Although it is less of an increase than what was earlier hoped for, the funds would provide added support for nutrient control programs in the watershed, wildlife habitat enhancement, wetland restoration and farmland preservation.

MD, conservation groups seek money to study mycobacteriosis

Maryland officials and a group of conservationists plan to seek additional funding to bolster research on mycobacteriosis, a potentially lethal disease which may afflict half or more of the striped bass in the Chesapeake.

Participants at a recent meeting between senior Department of Natural Resources officials and representatives from three conservation groups agreed to initially seek support for stepped-up research from the Atlantic States Marine Fisheries Commission, a multistate organization that manages migratory fish stocks.

Sanctuary, wetlands, public facilities sought to compensate for oil spill

State and federal officials are seeking a new oyster reef sanctuary, the creation of additional wetlands, new public access facilities and other improvements as compensation for an oil spill on the Patuxent River in April 2000.

The officials in May unveiled a draft restoration plan for public comment.

The plan is a response to the April 7, 2000, spill which resulted when a pipeline owned by Pepco and operated by ST Services ruptured, spilling more than 126,000 gallons of oil at Pepco’s Chalk Point Generating Facility near Benedict, MD.

Models help scientists understand fish-eat-fish scenarios

Sitting at his desk, Derek Orner can spawn vast populations of striped bass in the Chesapeake. Then, with a few movements of a computer mouse and a few clicks on his keyboard, he can try to wipe them out.

He can do that lots of ways. Orner can simply direct the computer to overharvest the rockfish.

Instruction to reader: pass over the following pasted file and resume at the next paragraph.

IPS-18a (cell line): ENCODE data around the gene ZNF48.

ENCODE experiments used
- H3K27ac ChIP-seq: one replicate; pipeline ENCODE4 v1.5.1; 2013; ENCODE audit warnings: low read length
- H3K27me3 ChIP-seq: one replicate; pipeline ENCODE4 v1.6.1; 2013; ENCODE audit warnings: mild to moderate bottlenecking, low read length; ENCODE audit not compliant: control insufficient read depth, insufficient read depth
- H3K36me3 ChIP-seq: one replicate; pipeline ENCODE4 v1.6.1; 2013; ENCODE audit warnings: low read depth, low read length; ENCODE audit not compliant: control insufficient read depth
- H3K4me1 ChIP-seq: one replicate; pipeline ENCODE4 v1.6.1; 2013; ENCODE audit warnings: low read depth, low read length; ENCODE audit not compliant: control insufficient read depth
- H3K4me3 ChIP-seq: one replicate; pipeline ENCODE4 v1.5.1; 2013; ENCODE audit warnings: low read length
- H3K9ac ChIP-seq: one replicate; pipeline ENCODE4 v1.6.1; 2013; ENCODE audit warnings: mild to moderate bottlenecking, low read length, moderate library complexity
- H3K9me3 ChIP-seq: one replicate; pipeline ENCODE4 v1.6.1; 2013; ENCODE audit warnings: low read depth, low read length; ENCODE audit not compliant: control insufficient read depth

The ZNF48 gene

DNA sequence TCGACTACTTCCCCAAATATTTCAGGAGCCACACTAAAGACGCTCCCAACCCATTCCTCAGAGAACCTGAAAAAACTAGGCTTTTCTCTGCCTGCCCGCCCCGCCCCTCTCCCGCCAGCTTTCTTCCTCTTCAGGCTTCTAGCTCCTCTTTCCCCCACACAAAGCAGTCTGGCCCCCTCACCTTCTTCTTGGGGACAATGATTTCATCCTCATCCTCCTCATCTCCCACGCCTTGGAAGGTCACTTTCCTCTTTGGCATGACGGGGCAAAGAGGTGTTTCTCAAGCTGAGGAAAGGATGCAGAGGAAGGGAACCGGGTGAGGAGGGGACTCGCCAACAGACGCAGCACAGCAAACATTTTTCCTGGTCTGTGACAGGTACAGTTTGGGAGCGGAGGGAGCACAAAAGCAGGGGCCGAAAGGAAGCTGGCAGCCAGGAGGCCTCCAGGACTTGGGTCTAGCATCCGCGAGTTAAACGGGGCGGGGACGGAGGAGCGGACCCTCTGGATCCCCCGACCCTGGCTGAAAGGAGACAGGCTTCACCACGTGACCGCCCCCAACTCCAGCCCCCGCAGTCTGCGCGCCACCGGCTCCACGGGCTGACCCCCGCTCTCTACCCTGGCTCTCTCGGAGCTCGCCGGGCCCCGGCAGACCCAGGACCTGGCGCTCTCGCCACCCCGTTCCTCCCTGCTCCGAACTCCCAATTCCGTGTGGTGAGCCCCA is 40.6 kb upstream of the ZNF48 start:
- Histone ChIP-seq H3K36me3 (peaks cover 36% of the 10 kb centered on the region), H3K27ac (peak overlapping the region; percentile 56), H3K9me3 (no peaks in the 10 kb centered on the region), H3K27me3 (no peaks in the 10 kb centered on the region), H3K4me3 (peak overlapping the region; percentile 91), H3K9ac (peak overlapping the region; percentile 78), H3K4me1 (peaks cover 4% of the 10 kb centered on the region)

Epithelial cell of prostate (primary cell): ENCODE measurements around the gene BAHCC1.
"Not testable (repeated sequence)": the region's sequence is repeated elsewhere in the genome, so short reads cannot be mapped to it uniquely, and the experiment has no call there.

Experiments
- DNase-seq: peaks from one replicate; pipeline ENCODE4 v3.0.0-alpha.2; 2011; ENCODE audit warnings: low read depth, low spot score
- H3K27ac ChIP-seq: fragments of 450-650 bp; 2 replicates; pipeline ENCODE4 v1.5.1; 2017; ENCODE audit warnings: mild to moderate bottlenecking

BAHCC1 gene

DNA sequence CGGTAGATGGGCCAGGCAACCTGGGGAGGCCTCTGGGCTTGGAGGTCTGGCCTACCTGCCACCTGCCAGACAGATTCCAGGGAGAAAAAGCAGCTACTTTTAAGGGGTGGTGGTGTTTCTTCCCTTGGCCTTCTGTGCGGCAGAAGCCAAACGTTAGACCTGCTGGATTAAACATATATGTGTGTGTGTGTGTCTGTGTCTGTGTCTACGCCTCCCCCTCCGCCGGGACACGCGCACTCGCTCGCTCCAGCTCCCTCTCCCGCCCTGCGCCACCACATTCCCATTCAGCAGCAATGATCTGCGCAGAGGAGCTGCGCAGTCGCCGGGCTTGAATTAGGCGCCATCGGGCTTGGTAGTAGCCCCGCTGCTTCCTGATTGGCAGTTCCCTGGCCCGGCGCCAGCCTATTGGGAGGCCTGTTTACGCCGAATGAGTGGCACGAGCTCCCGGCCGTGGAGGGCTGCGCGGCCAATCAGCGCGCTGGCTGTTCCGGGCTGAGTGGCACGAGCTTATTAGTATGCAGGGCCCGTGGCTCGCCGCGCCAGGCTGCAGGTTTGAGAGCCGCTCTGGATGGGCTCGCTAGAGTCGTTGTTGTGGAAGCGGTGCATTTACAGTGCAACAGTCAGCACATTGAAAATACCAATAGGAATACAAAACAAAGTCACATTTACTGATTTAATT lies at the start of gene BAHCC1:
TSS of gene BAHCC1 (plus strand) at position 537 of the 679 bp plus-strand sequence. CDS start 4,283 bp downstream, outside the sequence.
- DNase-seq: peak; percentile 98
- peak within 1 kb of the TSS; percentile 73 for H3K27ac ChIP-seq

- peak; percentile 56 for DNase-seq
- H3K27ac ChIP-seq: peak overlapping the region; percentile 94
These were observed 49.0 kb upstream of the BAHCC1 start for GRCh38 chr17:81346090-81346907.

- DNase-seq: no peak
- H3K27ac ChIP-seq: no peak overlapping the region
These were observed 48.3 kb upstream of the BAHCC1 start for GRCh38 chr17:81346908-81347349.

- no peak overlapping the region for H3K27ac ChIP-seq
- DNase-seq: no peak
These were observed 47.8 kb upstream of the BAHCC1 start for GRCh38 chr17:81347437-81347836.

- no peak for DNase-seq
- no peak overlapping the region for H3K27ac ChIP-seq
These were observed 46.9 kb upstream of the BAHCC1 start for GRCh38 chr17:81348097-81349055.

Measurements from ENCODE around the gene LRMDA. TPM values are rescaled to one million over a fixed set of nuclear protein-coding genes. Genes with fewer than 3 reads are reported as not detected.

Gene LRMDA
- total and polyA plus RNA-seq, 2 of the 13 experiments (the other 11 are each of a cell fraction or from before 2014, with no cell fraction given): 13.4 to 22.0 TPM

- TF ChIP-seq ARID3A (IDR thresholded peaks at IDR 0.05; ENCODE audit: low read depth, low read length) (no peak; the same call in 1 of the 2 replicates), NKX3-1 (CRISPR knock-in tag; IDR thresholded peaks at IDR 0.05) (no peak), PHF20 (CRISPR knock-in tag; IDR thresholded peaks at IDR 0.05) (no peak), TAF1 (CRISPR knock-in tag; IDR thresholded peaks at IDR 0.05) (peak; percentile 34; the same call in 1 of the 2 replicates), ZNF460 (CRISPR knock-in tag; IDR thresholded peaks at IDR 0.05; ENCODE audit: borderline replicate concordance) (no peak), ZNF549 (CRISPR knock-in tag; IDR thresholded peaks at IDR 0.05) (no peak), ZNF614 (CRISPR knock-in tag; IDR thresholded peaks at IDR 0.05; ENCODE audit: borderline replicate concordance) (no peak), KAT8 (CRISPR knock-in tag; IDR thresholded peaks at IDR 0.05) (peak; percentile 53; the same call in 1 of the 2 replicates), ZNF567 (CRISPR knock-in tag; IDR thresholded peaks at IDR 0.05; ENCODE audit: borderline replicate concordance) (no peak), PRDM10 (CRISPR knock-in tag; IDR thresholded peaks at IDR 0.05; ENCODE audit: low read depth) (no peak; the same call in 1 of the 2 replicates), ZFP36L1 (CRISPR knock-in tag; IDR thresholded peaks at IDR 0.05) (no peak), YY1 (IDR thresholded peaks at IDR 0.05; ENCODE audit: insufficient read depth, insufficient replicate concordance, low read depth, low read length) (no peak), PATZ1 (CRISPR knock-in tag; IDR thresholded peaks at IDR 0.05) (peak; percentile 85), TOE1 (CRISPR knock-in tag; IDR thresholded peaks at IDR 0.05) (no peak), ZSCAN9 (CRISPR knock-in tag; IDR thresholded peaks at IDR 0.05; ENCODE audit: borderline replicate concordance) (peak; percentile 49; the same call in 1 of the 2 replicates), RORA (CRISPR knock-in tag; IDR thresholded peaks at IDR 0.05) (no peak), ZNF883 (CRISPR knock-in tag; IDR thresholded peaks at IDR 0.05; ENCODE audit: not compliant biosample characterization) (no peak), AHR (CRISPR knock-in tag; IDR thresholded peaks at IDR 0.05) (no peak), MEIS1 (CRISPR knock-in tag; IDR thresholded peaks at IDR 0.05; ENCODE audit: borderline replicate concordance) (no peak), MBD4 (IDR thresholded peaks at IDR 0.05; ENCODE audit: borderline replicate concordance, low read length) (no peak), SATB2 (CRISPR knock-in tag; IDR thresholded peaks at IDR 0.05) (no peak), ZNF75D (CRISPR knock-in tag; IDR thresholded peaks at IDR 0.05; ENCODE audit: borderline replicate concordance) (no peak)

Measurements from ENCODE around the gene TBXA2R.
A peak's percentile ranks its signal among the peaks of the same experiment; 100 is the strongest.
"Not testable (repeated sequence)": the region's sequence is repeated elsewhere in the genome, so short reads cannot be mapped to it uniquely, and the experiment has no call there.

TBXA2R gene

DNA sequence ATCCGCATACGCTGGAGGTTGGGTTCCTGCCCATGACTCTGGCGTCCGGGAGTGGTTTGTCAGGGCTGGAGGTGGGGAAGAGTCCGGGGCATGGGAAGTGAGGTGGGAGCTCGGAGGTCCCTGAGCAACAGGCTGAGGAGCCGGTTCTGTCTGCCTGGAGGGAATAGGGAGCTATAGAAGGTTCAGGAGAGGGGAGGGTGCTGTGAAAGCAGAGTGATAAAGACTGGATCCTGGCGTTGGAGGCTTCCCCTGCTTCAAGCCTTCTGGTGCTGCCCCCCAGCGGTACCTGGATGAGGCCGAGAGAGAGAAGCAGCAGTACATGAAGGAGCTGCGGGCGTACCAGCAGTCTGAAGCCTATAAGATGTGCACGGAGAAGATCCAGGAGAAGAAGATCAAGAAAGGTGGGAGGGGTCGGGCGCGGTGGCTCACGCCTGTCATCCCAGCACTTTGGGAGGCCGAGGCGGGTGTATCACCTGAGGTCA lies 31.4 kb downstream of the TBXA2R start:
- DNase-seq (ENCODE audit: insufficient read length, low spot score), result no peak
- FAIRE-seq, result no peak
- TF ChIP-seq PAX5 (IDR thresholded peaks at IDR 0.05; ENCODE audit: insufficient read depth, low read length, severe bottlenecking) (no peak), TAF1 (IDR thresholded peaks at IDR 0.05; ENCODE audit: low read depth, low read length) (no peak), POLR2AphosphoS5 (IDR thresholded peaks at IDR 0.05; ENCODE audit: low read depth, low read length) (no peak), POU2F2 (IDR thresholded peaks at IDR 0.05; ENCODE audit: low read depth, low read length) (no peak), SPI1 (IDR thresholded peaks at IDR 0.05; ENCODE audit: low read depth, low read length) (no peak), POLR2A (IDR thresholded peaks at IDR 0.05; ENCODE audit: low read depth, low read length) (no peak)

Or, he can do it indirectly. He can overharvest menhaden — a key food for adult striped bass — and starve the rockfish. Or, he can massively ratchet down on algae, and starve both menhaden and striped bass. Or, he can boost populations of bluefish and weakfish, and they can chow down on menhaden.

VA Seafood Council postpones plans for ariakensis project

The hopes of a seafood industry trade group to place 1 million chemically sterilized foreign oysters in the Chesapeake this summer has been delayed, probably until next year, in the wake of widespread criticism.

The Virginia Seafood Council asked the Virginia Marine Resource Commission — which would have to approve the proposal — to postpone a planned June 18 public hearing after scientists from the Virginia Institute of Marine Science told the group that they would recommend rejecting the the plan unless it was altered.

It’s not too late to sign up for Patuxent, James, Potomac sojourns

The Alliance for the Chesapeake Bay has extended the registration for its weeklong paddling Sojourns on the Potomac, James and Patuxent rivers. Novice and experienced paddlers can take part in one to seven days of on-the-river fun and adventure.